One of the main things that Jenkins points out is how difficult it is for a game to have a compelling story while also maintaining core game play elements. You either have a game with extremely fun game mechanics and a lacking story or an enchanting narrative that’s essentially a movie you can click on. Why do you think that is? Other than the examples give in the text do you think there are other ways to overcome this dilemma?
Another interesting point that Jenkins makes is the way he view games. Instead of comparing it to traditional communication mediums like movies or books he chooses to compare them to roller-coasters. This is because like an amusement ride the majority of the narrative in a game is derived from the world not unlike the props used around a ride. Do you agree with this sentiment? If not, what medium would you compare games to (assuming we should compare them at all)?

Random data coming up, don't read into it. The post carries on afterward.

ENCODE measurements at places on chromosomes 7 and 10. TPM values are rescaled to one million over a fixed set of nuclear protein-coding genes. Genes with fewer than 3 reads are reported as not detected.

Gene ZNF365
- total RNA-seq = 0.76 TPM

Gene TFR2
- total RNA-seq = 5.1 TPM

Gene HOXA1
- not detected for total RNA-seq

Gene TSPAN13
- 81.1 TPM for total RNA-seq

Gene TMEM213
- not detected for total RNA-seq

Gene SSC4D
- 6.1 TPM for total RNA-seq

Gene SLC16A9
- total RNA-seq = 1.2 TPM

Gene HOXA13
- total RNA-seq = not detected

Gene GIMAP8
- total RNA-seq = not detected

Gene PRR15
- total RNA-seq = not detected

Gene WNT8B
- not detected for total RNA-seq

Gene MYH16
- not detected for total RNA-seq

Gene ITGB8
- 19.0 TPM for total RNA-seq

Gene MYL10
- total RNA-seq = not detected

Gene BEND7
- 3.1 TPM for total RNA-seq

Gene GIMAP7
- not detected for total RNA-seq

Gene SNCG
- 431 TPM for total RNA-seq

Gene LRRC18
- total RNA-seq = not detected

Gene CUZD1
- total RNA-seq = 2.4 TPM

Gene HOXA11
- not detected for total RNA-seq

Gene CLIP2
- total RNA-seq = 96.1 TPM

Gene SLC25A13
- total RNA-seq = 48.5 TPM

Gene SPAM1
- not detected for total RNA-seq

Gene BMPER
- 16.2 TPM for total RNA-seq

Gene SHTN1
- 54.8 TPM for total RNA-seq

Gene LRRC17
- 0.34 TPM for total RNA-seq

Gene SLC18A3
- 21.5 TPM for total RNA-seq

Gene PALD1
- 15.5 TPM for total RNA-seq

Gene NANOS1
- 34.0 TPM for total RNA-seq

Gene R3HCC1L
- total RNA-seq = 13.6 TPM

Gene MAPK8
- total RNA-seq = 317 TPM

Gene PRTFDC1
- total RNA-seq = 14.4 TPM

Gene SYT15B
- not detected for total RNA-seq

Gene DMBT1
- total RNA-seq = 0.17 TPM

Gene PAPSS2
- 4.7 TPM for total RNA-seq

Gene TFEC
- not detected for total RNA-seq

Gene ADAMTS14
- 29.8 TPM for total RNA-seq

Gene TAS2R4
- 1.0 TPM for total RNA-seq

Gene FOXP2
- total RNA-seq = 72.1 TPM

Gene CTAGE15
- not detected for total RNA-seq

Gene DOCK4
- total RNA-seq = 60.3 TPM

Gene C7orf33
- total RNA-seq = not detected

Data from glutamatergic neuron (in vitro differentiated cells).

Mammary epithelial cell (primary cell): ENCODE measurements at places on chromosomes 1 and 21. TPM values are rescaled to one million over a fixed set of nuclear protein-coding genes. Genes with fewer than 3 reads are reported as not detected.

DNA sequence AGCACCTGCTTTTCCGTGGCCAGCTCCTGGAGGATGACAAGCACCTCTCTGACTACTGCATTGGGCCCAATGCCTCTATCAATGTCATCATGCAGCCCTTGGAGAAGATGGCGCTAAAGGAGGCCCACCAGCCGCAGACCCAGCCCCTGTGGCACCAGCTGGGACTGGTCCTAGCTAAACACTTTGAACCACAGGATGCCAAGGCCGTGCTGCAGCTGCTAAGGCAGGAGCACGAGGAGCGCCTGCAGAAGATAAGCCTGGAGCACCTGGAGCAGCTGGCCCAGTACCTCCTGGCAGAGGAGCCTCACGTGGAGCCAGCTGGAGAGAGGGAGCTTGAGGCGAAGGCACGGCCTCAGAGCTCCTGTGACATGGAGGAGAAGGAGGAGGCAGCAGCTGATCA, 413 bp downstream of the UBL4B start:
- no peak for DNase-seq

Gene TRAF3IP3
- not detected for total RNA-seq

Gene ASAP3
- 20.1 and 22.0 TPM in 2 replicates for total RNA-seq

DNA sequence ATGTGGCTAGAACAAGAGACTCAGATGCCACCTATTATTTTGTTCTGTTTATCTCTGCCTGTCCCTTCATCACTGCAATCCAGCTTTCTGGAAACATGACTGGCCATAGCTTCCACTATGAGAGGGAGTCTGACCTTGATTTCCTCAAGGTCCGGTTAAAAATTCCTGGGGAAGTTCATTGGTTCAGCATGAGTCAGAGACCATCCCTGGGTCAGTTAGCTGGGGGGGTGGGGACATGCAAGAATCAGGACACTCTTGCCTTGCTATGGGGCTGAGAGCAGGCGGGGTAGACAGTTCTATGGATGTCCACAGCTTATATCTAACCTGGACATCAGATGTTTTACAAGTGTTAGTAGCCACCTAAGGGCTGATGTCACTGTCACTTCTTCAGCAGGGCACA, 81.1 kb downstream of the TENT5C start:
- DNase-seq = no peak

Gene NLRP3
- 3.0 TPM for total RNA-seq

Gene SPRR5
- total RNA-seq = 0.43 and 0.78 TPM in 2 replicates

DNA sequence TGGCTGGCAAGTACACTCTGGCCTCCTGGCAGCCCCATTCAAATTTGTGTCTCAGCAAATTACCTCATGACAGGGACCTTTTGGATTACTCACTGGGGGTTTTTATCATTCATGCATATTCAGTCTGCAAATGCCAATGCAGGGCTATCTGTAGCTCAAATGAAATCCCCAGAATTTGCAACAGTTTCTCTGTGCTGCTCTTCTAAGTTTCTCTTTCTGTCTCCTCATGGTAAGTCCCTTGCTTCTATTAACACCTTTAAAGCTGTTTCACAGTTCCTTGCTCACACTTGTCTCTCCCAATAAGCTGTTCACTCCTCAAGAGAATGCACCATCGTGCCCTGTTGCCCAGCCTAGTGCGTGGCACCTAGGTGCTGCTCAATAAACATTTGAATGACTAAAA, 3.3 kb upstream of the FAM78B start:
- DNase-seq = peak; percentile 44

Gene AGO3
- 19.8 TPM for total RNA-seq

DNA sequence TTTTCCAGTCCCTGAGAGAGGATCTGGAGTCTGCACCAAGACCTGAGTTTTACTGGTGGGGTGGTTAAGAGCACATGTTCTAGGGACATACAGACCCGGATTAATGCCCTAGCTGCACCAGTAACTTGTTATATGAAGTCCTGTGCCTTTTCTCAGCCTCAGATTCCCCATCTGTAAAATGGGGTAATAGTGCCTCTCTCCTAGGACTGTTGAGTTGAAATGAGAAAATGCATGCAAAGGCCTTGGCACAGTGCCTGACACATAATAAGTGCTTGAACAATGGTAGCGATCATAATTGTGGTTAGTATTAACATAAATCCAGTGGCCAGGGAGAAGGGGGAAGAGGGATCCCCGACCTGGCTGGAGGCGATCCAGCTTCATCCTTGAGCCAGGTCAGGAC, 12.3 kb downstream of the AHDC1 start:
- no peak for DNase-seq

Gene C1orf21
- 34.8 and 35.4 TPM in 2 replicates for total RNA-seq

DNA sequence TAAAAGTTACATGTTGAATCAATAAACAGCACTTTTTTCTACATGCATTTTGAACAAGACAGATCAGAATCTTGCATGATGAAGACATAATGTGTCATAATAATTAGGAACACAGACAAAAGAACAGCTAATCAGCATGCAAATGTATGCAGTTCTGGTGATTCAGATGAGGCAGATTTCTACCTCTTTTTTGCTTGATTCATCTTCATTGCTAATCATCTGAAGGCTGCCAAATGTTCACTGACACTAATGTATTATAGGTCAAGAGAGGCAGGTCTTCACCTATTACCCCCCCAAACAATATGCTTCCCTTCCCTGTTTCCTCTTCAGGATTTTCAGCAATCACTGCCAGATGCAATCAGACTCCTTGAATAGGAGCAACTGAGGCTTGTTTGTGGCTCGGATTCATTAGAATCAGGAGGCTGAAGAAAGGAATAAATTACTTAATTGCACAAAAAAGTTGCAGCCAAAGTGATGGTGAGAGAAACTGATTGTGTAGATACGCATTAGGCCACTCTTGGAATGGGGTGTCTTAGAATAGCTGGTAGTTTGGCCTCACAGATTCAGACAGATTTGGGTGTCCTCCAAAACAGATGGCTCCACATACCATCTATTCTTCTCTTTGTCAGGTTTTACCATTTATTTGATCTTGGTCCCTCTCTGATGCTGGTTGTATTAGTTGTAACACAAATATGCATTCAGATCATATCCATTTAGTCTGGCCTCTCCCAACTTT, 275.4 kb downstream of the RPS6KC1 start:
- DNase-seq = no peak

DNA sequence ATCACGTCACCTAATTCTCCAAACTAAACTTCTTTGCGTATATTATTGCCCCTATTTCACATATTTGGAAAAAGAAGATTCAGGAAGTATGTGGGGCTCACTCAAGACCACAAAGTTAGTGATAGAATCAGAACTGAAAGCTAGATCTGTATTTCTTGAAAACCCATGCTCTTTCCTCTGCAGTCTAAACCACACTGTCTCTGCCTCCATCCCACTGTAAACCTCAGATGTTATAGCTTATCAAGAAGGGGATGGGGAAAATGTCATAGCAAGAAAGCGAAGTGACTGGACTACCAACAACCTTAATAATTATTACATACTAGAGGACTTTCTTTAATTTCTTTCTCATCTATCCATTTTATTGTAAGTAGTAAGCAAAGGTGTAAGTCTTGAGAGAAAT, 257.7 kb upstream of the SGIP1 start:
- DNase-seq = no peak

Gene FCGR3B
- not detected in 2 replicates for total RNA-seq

These aren’t questions but just some thoughts I wanted to share after reading the text. I think a lot of the narrative issues which games have stem from the fact that they are so interactive. Compared to movies or literature, games requires the player to use many more senses in a way that immerses them. Because of this, a good videogame narratives must make use of each sense in a way that is interesting to the player. This is a daunting task that is arguably much more difficult than filming/writing a movie.
Also I think an example of a great game with amazing narrative is the Stanley Parable. Here’s the trailer